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Western Animation / Li'l Elvis Jones and the Truckstoppers

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An Australian animated series starring Little Elvis Jones, a child prodigy guitarist and singer, and his two best friends living in a small Outback town. Lil' Elvis was dropped in a guitar case on the doorstop of a Happily Married couple of Elvis Presley fanatics running a truckstop, who looked out and saw a Cadillac vanishing into the night. Now he and his friends play in a band, and contend with the Corrupt Corporate Executive W.C. Moore, who practically controls the town and is in a ruthless search for more of the mysterious mineral known as Berkonium.

Despite the fairly typical cartoon presentation, the show had an ongoing plot concerning W.C. Moore's search for Berkonium and attempts to completely control the town and the Truckstoppers, while the kids deal with the trials of growing up in a small town in the Australian outback.


Tropes evident in this series include:

  • Abandoned Mine: Wannapoo was mined out years ago by the Moore family. This affects the town into the present; Lil' Elvis is the only thing keeping the town afloat, and the network of mines underneath the town and its surroundings comes back to bite everyone hard.
  • Black and Nerdy: Lionel, although given the outback Australian setting, he's of Australian Aboriginal descent, rather than African-American.
  • Doorstop Baby: Lil' Elvis Jones. While his adoptive parents are convinced he's the King's son, Lil Elvis isn't so sure.
  • Early-Bird Cameo: In Episode 1, the sequence that introduces us to the struggling outback town of Wannapoo begins with the town's run-down 'Welcome' sign, which depicts a bearded miner. At first, it seems like it's just because Wannapoo is a former mining town, but in Episode 2, we learn that the miner is none other the town's former biggest local legend from before Li'l Elvis came along: Old Man Izard, whose ghost is said to haunt the old mines.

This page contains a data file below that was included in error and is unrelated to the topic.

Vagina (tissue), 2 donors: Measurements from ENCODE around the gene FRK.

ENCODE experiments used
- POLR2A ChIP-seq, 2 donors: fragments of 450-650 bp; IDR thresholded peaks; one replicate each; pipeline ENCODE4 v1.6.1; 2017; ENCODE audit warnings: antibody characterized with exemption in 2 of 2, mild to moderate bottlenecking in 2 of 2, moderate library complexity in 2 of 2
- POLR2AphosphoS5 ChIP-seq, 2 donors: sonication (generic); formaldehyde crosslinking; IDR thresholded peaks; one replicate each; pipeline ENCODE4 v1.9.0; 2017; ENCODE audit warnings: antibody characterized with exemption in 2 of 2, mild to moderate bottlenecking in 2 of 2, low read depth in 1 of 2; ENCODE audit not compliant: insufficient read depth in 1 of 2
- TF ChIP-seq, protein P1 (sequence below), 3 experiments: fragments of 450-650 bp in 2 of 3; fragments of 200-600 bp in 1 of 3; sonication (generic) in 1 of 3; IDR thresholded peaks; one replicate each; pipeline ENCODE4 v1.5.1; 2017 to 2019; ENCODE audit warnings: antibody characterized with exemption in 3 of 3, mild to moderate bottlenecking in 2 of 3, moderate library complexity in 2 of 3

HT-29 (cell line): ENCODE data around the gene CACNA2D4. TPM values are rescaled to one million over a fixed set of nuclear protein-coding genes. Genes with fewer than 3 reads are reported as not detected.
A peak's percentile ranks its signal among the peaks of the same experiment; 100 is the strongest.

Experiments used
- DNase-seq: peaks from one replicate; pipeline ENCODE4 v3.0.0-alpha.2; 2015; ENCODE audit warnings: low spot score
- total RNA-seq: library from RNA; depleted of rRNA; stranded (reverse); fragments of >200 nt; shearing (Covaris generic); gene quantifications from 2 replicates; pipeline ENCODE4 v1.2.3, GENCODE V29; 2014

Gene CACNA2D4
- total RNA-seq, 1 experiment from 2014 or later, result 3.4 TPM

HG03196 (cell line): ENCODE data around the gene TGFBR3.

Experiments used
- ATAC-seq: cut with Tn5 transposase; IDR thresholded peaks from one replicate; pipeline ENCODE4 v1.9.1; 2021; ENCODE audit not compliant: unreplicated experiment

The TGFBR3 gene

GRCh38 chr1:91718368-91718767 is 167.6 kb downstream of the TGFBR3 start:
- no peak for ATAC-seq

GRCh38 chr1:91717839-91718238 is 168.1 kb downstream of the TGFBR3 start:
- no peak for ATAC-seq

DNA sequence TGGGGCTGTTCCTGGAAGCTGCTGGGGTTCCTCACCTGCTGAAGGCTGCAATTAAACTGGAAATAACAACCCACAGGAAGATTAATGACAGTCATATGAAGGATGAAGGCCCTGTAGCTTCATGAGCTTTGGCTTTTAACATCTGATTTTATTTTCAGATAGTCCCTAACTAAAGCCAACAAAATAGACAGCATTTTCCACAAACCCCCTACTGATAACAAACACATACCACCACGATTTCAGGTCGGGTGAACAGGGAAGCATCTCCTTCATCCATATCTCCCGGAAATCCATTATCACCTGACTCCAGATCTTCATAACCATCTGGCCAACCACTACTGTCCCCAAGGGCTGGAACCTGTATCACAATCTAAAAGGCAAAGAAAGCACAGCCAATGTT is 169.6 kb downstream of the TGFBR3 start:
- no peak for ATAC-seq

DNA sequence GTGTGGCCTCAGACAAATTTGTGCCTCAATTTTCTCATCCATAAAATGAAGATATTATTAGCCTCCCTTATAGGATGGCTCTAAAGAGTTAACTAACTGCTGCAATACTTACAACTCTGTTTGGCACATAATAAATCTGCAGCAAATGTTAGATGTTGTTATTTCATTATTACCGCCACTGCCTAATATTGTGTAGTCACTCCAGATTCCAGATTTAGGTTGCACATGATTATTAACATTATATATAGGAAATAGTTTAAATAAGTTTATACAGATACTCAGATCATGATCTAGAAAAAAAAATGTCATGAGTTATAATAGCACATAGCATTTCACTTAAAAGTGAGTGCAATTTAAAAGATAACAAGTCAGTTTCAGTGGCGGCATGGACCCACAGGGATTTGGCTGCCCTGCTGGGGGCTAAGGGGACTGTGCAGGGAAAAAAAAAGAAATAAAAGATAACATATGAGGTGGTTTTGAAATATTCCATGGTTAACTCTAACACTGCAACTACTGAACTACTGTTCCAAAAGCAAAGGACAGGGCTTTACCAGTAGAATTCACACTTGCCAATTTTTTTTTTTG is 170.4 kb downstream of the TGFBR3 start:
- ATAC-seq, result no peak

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  • Electric Torture: Moore's special little remote...that activates Duncan's shock watch. Usually because Moore is annoyed and wants to take it out on someone.
  • Emancipated Child: In one episode, all the children in the town take their parents to court. It's played slightly more realistically in that W.C encourages them and supports their case in order to get custody of Lil Elvis.
  • Empathic Weapon: Generally not used as a weapon, but W.C.'s Berkonium marble moves on its own and does whatever W.C. wills it to.
  • Happily Adopted: Lil' Elvis. His parents are kind and caring; it's his supposed birth dad that's the problem.
  • Humiliation Conga: W.C. Moore's ultimate fate - not only does he lose a marble game to Lil' Elvis, Duncan becomes his boss and makes him wear the shock watch.
  • Land Down Under: A good example of Australians themselves gleefully invoking their own stereotypes.
  • No Celebrities Were Harmed: Notice how the name Presley is never spoken, and the man himself is only ever referred to as the King. It's easy to get away with this when the guy is so ludicrously famous.
  • Once an Episode:
  • Serious Business: Elvis, to the townsfolk at least. Even Moore wants to control the band, since they're a major source of income. Also, marbles.
    • As well as the handkerchief from the real Elvis - the Sacred Hankie - that Little Elvis' mother owns. So much so that Little Elvis is interrogated when he is suspected of stealing it.
  • Significant Birth Date: Little Elvis celebrates his birthday on the day he was found: August 16th, the anniversary of the King's death.
  • "The Villain Sucks" Song: "Sultan of Mean", about what an asshole WC is.
  • ¡Three Amigos!: There's Little Elvis (guitarist and vocals), Janet (drums) and Lionel (didgeridoo).
  • The Un-Reveal: We never do learn who left Elvis at the truckstop.
  • Tickle Torture: Janet and Lionel do this to Elvis to try and get him to tell Dusty that she's not in the band.
  • Tunnel Network: The old mines beneath Wannapoo provide the main characters with both a secret hideout and easy travel; there are numerous openings, from the fireplace in the Moore house and the random fissure that opens up beneath Janet in Episode 1 to the outhouse (a.k.a. dunny) that fell out of use after its bottom fell out. The fact that the town is right on top of a mine becomes terribly, terribly relevant by the end.
  • Unobtainium: Berkonium. W.C. theorises that it comes from outer space, supported by a mysterious device that is attracted to the stuff...
  • Why Did It Have to Be Frogs?: WC is terrified of them.